Mexican Cheeses
From top: Roth Käse GranQueso, Queso Blanco and Queso Quesadilla from El Viajero, Roth Käse Cotija and El Viajero Cotija. Photography by Claire Freierman | THE NIBBLE.




Category Main Page
Articles & Reviews




Category Main Page
Articles & Reviews



Main Nibbles

Main Page
Articles & Reviews Of Foods From A To Z


Product Reviews

Main Page
Food, Beverages, Books,
News & More








STEPHANIE ZONIS, Contributing Editor, focuses on good foods and the people who produce them.



March 2008

Product Reviews / Main Nibbles / Cheese-Butter-Yogurt

Hispanic Cheese

Page 5: Cooking With Hispanic Cheeses

  • Click here to read other months’ Whey To Go columns


This is Page 5 of a five-page article. Click on the black links below to visit other pages.




Using Hispanic Cheeses

While aged Hispanic cheeses tend to have distinct, sharper flavors, there’s more leeway in the use of fresh and melting cheeses. Don’t think you must stick to the same cheese within a category again and again, just because you’re familiar with it or it’s what’s called for in a recipe. For instance, in the fresh cheese category, try substituting Queso Para Freir for Queso Blanco, or Queso Quesadilla for Queso Oaxaca. Substitutions will also depend upon what you can find locally, but as Hispanic cheeses begin to filter into an ever-wider area, that should become easier with time—half of the top 10 fastest-growing specialty cheeses at retail are Hispanic cheeses, as an increasing number of non-Hispanic consumers incorporate them into their cooking.

Once you’re a little more familiar with Hispanic cheeses, you’ll discover at least one suitable for almost every type of dish and any occasion. Make it a point to try some Hispanic cheeses soon. Their versatility and good taste will quickly win you over.

Pairing Wine & Beer With Hispanic Cheeses

While these cheeses are great in Latino recipes, many are also perfect as table cheeses. And when it comes to pairing them with alcohol, international wines and beers can be great matches.

For instance, PRP Wine International and the California Milk Advisory Board suggest a lighter, crisp, mildly fruity wine with fresh Hispanic cheeses, such as a Sauvignon Blanc, Riesling, or Rose. In any case, you want a wine that won’t overwhelm the cheese’s delicate nature.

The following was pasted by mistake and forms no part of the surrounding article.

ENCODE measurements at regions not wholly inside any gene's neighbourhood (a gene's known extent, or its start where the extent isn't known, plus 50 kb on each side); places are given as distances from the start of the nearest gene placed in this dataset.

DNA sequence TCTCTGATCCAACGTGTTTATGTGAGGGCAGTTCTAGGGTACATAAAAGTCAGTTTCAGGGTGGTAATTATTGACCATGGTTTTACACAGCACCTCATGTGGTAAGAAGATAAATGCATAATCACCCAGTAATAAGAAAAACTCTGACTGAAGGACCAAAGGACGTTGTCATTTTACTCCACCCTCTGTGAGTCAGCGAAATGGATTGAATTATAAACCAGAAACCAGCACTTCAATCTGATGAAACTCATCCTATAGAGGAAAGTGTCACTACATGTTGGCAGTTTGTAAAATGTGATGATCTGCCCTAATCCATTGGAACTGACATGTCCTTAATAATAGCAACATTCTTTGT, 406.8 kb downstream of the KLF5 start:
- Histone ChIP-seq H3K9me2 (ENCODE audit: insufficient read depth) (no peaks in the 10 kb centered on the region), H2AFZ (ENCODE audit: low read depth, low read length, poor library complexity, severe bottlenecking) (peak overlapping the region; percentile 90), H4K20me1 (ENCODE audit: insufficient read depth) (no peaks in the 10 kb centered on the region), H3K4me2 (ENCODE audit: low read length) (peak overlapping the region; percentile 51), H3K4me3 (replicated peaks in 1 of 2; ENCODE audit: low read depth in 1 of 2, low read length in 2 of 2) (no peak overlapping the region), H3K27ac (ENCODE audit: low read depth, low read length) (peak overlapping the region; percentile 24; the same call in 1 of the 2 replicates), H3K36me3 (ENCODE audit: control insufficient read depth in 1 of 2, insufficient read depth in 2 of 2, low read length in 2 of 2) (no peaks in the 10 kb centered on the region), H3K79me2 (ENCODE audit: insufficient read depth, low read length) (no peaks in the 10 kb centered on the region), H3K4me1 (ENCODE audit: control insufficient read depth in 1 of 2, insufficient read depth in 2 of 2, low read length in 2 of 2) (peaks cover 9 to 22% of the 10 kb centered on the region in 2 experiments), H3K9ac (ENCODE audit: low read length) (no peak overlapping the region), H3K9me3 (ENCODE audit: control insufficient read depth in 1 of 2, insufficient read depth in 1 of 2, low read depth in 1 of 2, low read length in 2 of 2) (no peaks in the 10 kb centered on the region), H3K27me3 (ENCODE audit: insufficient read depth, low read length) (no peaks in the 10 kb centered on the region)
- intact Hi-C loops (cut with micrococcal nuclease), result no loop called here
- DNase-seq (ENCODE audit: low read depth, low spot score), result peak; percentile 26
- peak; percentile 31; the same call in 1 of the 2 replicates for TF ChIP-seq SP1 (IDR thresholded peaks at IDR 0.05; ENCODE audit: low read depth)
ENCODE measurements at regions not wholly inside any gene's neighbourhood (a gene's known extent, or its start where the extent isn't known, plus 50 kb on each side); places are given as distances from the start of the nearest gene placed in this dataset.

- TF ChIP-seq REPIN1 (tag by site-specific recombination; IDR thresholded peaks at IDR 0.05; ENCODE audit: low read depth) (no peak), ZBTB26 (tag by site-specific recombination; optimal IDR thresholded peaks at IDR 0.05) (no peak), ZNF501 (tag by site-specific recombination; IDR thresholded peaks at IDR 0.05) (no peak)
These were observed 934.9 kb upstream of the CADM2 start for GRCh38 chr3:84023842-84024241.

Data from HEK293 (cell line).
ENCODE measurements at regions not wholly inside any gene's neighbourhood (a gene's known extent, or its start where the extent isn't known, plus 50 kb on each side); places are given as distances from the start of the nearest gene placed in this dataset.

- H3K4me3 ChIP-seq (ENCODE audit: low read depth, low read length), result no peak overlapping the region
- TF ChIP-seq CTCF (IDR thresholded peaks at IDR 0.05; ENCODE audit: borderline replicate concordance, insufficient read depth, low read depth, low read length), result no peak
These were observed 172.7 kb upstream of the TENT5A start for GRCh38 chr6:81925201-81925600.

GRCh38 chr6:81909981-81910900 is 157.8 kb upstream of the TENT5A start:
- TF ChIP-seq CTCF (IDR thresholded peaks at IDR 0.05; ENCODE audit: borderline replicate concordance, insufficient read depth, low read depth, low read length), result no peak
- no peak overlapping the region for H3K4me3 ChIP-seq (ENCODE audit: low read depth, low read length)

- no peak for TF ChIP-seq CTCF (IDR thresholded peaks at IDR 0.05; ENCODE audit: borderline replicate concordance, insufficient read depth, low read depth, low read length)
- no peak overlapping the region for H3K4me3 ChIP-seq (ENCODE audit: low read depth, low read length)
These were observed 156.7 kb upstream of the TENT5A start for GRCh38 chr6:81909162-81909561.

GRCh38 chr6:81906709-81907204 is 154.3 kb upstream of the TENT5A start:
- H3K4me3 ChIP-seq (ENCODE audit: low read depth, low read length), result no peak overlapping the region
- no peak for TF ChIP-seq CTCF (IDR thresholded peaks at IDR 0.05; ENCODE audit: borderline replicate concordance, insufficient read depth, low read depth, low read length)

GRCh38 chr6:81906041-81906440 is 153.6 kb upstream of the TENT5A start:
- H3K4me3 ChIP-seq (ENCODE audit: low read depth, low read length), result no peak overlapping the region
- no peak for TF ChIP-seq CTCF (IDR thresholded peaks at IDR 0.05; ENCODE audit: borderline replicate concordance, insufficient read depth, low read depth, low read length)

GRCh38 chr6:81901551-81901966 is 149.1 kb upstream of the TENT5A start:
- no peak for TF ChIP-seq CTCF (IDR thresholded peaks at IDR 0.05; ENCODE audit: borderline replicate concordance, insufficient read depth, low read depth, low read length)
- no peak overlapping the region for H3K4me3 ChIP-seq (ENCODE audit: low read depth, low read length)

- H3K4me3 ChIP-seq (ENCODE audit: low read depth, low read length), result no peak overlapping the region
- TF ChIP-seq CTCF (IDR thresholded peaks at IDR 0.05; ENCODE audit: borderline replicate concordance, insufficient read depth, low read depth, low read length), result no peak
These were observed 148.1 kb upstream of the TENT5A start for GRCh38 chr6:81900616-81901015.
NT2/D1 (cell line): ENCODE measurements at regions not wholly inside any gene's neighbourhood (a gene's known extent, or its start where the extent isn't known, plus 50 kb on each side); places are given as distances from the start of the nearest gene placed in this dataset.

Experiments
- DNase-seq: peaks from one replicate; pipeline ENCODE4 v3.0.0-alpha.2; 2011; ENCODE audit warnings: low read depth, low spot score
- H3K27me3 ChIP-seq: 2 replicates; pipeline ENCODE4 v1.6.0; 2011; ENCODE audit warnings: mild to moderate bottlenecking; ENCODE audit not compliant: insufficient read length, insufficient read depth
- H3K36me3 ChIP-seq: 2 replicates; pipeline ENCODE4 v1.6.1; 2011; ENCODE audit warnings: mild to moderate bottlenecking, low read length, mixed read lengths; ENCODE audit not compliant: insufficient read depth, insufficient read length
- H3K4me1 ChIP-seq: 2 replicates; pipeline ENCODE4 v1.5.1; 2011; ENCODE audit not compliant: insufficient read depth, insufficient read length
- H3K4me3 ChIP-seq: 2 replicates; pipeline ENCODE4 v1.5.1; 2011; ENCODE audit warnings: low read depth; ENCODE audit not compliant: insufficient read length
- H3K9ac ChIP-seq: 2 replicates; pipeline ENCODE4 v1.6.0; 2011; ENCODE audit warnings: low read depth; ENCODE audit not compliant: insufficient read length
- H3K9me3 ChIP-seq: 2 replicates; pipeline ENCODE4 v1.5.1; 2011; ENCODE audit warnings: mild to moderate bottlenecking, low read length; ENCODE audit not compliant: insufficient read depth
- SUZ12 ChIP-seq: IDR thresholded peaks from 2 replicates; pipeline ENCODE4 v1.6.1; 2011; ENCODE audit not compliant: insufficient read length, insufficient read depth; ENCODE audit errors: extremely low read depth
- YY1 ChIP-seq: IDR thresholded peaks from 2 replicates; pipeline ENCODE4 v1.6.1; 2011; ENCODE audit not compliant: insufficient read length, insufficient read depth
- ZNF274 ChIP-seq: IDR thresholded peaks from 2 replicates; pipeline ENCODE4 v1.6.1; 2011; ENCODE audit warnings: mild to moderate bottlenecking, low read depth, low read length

If you’re quaffing sangria, try it with a Queso Blanco (Queso Fresco and Queso Blanco can both be served with mangoes, guavas, and other tropical fruits, too).

If your cooked dish contains Enchilado Añejo, a Pilsner beer or Chardonnay is a good accompaniment. Cotija is a fine match with a lager or full-bodied red wine. Manchego is a classic with Rioja or Merlot. And the list goes on.

Mexican Cheese
A study in white: queso blanco, queso fresco and two cotijas. While the names are Latino, these particular cheeses are made in Wisconsin.

Finding Hispanic Cheeses

Unless you live in an area with a predominantly Latino population, availability of some Hispanic cheeses may be limited at present. Marilyn Wilkinson of the Wisconsin Milk Marketing Board notes that the harder, aged cheeses will probably be the most difficult to find in your local grocery store, although many upscale markets now carry up to several kinds of fresh and melting Hispanic cheeses. As far as country of origin, Ms. Wilkinson declares that Hispanic cheeses most accessible now will likely be Mexican-style cheeses made in the U.S. Finding Duroblando from Mexico, for instance, might be a real challenge. But, as noted earlier, this will change with time.

As usual, a knowledgeable retailer or cheesemonger can be your best friend when it comes to finding these cheeses. But education is always a slow process, and many general retailers don’t yet know about these cheeses, their types or their uses. Fortunately, because most Hispanic cheeses are sold prepackaged, labels will frequently have recipes or give you a clue about how the cheese can be used (such as “perfect for melting”).

If you’re searching for a particular Hispanic cheese, it can make matters a little easier, as you can go to your retailer with a specific name. The web can be a help in looking up Hispanic cheese types, although not all web information is entirely accurate. And restaurants can be a great source of information, too. If you’re in a restaurant with a Latino cuisine, and you enjoy a dish made with cheese, don’t hesitate to ask about the cheese and local suppliers. If they have minimum orders, that’s the perfect reason to have a Hispanic cheese tasting party. And use the occasions to experiment with pairing those wines and beers, as well!


Go To The First Page Of This Article

Go To The Article Index Above

Sources and Acknowledgements


Lifestyle Direct, Inc. All rights reserved. Images are the copyright of their respective owners.